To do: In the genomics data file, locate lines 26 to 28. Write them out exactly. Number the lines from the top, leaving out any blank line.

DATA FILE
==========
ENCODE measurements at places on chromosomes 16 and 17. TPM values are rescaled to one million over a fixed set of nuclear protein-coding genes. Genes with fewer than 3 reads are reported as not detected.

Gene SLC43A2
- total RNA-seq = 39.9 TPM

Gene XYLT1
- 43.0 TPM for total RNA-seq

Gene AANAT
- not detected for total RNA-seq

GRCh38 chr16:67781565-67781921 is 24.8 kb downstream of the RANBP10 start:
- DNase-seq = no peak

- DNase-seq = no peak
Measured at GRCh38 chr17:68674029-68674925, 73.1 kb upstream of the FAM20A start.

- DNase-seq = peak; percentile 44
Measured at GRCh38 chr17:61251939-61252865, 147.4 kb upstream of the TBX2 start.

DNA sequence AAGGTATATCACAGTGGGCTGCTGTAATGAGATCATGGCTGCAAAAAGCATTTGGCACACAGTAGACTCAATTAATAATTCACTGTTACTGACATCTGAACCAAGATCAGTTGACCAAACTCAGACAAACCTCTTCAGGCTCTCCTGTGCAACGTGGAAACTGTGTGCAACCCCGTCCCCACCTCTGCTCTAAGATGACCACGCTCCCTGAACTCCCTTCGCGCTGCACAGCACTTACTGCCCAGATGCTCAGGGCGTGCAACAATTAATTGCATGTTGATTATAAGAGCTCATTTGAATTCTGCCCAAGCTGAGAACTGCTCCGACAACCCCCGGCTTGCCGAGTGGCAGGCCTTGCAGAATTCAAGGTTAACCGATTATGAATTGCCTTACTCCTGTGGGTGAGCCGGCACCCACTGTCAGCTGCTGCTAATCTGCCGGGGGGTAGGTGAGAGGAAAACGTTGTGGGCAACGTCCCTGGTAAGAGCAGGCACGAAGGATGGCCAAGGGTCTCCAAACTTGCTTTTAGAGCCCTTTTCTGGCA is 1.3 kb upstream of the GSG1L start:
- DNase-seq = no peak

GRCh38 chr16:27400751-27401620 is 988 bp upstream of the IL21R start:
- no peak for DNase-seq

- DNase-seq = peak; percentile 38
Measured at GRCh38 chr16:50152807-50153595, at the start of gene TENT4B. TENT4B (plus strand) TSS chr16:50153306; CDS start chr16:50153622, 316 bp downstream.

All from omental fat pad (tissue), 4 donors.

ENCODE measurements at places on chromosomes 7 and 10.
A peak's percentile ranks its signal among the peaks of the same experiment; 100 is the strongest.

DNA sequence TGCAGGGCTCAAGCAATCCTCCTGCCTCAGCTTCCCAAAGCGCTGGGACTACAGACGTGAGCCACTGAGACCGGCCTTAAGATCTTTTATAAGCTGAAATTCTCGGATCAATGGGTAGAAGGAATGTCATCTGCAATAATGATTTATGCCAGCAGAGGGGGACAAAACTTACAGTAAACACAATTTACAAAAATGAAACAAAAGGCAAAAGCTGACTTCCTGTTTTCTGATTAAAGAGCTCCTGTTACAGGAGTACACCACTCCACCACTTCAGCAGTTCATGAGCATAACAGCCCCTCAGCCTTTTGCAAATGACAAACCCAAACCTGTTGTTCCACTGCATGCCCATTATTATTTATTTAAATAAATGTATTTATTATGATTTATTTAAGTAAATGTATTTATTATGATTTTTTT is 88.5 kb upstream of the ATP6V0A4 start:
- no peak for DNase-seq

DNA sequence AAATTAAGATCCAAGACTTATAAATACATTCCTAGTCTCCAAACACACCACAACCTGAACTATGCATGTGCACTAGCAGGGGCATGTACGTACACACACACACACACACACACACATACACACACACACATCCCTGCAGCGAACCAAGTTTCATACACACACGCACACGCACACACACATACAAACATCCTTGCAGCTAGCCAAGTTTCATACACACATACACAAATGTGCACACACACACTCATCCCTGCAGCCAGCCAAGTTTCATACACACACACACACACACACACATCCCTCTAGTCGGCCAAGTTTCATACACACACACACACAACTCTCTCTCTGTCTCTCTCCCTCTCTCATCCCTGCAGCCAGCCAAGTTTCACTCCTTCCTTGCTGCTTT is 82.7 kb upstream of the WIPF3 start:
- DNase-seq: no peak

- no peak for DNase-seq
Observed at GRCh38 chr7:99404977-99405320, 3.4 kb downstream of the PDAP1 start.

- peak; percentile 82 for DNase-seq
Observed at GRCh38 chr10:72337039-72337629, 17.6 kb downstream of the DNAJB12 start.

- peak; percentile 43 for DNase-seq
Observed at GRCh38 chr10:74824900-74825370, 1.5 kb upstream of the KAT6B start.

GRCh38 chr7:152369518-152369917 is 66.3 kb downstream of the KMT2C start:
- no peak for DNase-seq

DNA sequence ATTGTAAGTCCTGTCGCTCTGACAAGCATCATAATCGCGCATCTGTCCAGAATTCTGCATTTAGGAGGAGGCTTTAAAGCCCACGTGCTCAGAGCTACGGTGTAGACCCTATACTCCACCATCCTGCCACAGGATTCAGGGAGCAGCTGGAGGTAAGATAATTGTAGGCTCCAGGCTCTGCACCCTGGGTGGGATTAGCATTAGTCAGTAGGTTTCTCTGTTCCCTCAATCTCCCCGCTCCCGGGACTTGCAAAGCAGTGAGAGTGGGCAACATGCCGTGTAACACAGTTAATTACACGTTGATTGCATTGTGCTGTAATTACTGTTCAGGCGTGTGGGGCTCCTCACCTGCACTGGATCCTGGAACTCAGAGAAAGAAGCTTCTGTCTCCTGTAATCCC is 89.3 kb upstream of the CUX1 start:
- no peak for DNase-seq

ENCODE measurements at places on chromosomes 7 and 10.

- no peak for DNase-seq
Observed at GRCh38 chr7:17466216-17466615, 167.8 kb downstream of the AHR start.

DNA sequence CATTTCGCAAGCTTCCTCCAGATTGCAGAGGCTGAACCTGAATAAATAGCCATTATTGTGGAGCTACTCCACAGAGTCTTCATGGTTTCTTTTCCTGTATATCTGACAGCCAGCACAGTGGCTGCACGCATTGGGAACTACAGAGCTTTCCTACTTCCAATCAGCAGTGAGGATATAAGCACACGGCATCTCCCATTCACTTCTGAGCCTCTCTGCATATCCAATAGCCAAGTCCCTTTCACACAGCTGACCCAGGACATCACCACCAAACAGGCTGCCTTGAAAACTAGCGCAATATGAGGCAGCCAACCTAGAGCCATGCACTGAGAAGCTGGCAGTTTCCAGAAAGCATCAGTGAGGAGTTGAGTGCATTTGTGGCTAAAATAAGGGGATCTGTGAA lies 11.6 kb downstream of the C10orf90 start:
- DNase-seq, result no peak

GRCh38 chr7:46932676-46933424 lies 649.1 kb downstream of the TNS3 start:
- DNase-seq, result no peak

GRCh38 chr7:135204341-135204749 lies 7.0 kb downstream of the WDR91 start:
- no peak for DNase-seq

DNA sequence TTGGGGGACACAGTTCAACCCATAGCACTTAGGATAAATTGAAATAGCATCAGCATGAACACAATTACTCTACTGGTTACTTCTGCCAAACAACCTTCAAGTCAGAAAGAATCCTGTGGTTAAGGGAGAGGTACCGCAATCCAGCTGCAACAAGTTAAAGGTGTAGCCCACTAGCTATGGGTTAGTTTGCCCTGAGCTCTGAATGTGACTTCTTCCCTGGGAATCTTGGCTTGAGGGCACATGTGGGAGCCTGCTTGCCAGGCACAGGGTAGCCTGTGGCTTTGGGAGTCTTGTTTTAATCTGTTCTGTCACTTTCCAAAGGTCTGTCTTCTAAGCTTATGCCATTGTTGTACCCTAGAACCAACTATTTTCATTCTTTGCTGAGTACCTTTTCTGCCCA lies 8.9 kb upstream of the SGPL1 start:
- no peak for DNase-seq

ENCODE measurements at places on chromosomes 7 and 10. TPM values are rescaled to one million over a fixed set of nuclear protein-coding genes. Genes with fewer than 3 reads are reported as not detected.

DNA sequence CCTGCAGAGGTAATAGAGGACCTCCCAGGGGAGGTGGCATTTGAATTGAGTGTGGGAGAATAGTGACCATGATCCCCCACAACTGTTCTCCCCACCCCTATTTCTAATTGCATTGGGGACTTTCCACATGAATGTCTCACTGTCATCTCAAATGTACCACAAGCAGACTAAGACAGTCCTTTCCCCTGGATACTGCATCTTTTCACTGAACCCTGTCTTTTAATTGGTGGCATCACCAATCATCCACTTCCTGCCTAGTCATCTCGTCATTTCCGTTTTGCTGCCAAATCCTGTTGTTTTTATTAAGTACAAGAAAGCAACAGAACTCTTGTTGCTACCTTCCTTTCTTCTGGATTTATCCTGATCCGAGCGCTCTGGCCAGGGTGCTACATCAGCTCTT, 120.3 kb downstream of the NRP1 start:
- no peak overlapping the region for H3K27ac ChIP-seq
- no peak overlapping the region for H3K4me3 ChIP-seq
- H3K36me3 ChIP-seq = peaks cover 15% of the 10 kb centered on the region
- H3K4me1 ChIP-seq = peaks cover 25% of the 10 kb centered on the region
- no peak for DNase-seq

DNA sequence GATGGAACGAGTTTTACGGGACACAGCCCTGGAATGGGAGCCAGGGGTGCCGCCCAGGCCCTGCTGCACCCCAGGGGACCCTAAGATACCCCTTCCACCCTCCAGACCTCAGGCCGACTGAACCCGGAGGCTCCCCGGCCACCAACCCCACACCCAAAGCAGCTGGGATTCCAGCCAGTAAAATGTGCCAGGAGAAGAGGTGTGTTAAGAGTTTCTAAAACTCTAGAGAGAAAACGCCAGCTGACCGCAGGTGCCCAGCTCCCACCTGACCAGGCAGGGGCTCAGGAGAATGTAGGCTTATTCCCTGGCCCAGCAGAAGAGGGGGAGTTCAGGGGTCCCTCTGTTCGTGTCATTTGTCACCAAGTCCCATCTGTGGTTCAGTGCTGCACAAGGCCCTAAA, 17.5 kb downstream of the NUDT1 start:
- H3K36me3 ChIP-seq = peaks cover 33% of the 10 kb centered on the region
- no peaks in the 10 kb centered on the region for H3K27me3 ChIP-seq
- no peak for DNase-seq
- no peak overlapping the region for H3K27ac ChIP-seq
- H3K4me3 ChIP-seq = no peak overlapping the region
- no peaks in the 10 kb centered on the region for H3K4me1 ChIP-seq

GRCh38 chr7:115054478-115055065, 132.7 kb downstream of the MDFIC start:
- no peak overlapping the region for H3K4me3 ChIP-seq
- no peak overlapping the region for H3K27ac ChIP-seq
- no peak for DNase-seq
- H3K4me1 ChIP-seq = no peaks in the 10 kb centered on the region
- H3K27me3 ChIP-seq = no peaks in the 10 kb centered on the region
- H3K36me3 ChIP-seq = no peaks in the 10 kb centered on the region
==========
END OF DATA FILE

- DNase-seq: no peak

- no peak for DNase-seq
Observed at GRCh38 chr7:99404977-99405320, 3.4 kb downstream of the PDAP1 start.